The European integration process is in tatters as the once-strong economies of Spain, Italy and Belgium stand precariously to follow the path that already has dramatically weakened Greece, Portugal, and Ireland. Moreover, the European Union’s (EU) larger, more economically developed economies – most notably, France and Germany – are increasingly hesitant to intervene and provide the leadership and resources necessary to avoid the demise of the integration movement.
This fear stems partially from the potential for a cascading effect that would drag the union’s strongest economies into insolvency. This economically calamitous period was exposed when Greece admitted that it couldn’t service its enormous public debt and the EU subsequently was forced, albeit with great hesitation, to call an emergency summit for approving funds to bail out its delinquent member.
This is now followed by revelations that Spain and Italy, the region’s third and fourth largest economies, are on the verge of not meeting their debt commitments. As a short-term remedy, The European Central Bank has intervened, buying government bonds in these countries to provide much needed capital in order to avoid default.
This is not a sustainable strategy and without enormous financial booster shots from the richer economies along with ongoing prudent financial and austere management of the respective economies, both countries face even greater risks of insolvency.
In the end, the richer economies will provide the financial injections needed to avoid regional and, in an interconnected world, global catastrophe.
There are pertinent lessons here for Guyana and its own integration efforts with Caricom. If the region is to pursue the deep levels of integration as envisaged by the Caribbean Single Market and Economy (CSME), then we risk making all of our economies vulnerable to the array of credit, market and financial problems that will hit in one or more of the region’s countries at any time.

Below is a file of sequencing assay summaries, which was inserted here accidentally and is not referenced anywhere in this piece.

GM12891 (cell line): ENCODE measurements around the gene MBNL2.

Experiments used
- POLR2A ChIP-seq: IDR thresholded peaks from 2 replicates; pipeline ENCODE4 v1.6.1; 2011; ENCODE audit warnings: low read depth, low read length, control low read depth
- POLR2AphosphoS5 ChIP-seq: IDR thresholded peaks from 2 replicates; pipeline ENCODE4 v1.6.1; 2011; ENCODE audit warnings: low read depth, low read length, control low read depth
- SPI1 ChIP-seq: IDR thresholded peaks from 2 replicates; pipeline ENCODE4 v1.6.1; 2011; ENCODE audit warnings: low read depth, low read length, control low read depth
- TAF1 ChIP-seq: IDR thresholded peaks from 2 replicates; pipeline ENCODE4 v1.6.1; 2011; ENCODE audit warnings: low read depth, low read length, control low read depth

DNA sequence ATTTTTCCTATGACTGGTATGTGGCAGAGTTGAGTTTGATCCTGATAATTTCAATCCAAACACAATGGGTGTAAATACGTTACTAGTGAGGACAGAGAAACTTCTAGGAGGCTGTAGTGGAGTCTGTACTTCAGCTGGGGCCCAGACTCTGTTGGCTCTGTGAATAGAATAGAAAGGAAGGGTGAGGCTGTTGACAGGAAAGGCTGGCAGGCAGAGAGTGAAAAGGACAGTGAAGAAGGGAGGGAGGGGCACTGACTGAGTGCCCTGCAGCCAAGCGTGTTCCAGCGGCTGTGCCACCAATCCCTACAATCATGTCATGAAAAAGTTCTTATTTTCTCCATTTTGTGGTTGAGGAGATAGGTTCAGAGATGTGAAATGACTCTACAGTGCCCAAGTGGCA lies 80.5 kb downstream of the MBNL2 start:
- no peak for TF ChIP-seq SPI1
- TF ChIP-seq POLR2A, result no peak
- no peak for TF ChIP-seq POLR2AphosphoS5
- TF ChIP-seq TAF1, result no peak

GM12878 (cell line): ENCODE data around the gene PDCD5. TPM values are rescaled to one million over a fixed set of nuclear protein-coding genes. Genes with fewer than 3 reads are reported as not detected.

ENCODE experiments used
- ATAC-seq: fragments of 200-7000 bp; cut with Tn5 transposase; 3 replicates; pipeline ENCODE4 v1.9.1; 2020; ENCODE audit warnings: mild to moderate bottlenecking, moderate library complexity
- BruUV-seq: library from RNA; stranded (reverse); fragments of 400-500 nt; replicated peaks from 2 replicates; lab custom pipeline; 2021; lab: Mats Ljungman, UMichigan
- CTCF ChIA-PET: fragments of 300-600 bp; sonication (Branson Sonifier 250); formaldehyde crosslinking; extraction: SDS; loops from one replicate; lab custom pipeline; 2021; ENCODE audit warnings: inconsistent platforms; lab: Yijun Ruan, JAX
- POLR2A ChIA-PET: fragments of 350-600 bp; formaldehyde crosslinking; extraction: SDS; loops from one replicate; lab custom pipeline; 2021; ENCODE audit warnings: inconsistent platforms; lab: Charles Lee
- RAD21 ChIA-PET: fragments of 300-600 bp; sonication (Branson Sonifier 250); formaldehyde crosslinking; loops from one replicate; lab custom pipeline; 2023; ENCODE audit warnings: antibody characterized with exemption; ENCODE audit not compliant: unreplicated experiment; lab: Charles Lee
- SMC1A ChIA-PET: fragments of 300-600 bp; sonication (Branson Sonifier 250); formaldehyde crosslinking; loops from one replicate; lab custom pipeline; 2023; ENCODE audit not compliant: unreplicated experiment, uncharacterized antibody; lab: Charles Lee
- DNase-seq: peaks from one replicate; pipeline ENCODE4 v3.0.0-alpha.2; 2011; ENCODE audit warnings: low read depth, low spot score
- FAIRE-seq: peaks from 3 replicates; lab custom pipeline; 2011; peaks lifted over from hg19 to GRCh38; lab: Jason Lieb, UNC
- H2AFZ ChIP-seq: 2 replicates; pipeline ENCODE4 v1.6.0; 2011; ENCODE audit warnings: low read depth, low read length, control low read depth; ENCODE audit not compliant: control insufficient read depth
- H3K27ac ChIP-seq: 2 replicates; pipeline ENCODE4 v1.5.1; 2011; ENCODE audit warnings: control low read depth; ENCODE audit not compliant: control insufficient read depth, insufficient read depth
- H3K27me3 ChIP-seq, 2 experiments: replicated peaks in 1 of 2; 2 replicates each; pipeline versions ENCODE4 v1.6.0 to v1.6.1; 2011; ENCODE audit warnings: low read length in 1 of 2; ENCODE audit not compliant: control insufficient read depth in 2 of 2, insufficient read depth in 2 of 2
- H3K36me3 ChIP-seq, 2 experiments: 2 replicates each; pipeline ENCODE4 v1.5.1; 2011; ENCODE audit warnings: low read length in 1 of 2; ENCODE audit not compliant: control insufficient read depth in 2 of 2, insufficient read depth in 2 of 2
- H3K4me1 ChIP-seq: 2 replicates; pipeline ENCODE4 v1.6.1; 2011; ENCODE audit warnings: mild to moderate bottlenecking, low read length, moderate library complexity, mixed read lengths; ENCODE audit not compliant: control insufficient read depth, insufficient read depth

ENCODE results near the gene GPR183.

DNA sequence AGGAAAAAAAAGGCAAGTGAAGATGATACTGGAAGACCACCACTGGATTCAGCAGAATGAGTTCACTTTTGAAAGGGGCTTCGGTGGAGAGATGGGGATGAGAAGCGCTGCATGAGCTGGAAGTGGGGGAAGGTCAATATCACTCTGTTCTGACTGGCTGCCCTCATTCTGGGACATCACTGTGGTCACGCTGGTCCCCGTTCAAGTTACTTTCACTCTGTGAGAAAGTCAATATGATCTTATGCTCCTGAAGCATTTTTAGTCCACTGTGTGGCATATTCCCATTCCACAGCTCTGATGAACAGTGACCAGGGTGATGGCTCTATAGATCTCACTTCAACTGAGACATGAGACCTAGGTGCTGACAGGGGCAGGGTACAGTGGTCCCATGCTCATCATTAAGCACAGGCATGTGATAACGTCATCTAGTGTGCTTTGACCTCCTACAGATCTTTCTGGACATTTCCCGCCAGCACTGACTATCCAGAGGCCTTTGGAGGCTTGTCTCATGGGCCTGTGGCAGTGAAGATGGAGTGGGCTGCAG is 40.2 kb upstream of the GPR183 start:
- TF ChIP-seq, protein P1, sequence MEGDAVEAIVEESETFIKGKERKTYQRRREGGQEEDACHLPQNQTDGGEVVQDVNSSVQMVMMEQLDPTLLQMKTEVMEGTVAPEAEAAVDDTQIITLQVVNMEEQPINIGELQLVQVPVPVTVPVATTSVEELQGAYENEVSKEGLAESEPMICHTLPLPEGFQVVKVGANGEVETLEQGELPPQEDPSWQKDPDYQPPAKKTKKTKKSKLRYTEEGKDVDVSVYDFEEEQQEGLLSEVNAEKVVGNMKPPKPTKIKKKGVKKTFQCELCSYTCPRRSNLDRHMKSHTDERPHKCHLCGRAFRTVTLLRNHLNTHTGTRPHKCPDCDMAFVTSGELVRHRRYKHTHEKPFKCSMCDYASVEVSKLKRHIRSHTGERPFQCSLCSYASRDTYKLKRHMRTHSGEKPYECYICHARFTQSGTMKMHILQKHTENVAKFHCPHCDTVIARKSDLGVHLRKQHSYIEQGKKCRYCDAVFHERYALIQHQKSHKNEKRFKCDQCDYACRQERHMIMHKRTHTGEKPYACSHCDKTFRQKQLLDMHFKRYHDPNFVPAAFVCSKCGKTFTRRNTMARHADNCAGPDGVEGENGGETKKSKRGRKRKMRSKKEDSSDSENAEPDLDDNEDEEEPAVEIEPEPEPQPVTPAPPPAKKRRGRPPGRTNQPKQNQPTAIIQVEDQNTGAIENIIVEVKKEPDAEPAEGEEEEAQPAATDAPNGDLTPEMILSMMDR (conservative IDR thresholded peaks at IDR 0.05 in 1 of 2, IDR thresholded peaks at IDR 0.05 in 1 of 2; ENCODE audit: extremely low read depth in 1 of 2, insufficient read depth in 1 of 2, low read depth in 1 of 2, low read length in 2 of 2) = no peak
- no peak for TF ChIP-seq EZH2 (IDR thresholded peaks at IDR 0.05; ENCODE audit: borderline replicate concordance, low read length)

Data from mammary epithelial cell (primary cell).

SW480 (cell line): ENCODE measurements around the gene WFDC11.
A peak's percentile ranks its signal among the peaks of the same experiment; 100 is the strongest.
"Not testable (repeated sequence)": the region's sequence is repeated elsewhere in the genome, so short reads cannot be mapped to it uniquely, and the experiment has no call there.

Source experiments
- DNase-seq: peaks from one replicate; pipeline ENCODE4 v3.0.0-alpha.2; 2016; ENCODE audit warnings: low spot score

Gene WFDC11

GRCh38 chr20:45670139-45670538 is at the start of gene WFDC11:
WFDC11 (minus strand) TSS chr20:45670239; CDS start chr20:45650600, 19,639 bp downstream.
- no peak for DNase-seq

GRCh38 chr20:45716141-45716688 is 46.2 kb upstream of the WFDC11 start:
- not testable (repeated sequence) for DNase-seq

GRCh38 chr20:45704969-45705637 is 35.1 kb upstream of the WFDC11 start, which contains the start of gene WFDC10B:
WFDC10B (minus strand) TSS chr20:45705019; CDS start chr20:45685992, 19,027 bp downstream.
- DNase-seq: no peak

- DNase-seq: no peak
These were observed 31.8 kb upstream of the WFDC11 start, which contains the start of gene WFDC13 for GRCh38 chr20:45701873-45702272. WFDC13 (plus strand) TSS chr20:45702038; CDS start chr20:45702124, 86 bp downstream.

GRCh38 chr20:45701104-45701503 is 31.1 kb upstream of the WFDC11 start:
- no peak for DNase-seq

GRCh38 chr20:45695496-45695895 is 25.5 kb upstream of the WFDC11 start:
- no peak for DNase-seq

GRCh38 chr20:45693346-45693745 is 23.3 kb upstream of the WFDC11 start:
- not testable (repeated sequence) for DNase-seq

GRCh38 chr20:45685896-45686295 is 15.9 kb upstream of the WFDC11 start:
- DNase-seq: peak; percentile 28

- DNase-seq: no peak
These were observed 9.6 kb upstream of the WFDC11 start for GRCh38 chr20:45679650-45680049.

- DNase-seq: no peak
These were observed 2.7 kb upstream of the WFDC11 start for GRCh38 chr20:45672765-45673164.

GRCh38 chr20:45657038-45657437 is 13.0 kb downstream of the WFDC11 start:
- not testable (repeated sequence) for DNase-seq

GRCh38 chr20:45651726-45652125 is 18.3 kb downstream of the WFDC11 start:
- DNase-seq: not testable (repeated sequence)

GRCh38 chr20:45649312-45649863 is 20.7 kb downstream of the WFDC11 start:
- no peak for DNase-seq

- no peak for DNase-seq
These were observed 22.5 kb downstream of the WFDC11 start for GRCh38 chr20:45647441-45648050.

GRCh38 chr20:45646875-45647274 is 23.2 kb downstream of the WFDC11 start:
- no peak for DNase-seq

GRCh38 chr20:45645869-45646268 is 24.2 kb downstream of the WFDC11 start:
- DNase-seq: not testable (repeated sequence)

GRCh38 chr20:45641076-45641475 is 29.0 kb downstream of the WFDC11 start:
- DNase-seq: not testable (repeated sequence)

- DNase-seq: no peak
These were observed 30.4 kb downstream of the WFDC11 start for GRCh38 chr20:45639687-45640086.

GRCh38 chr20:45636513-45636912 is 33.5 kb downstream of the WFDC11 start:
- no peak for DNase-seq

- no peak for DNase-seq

When this happens, the region does not have an ‘undisputed leader(s)’ – or, more formally, financial hegemon(s) – to provide essential resources to avert or remedy economic crises. We end up in a situation where small, poor economies are asked to bail out their equally small, poor regional peers. This does not constitute pragmatic policy and I don’t see leaders in Caricom countries lining up to bail out anyone.
We can already cite examples of this dynamic being manifested. For example, when Jamaica recently ran into economic difficulties, the country turned to the International Monetary Fund (IMF) for assistance. Where was Trinidad, Guyana and Barbados – the so-called More Developed Countries of the region – or the Caribbean Development Bank to provide the necessary assistance for it struggling counterpart? A second example arises from the natural disasters that are prone to occur in the region. The current Trinidad Prime Minister said her country cannot be expected to play the roles of ‘godfather’ and ‘ATM’ for the region when such unfortunate events occur.
These examples reflect just one element (see my previous letter titled ‘Regional integration is impractical,’ Stabroek News, February 27, 2011) of what makes the Caricom project untenable. Foremost, it lacks an undisputed regional leader(s) to advance the process for region-wide benefit.
Guyana must reassess earnestly its involvement in the Caricom integration process and should direct its meagre financial and technical resources toward other integration efforts that are more likely to succeed, or adopt a unilateral strategy open to regional economic cooperation with the entire global community.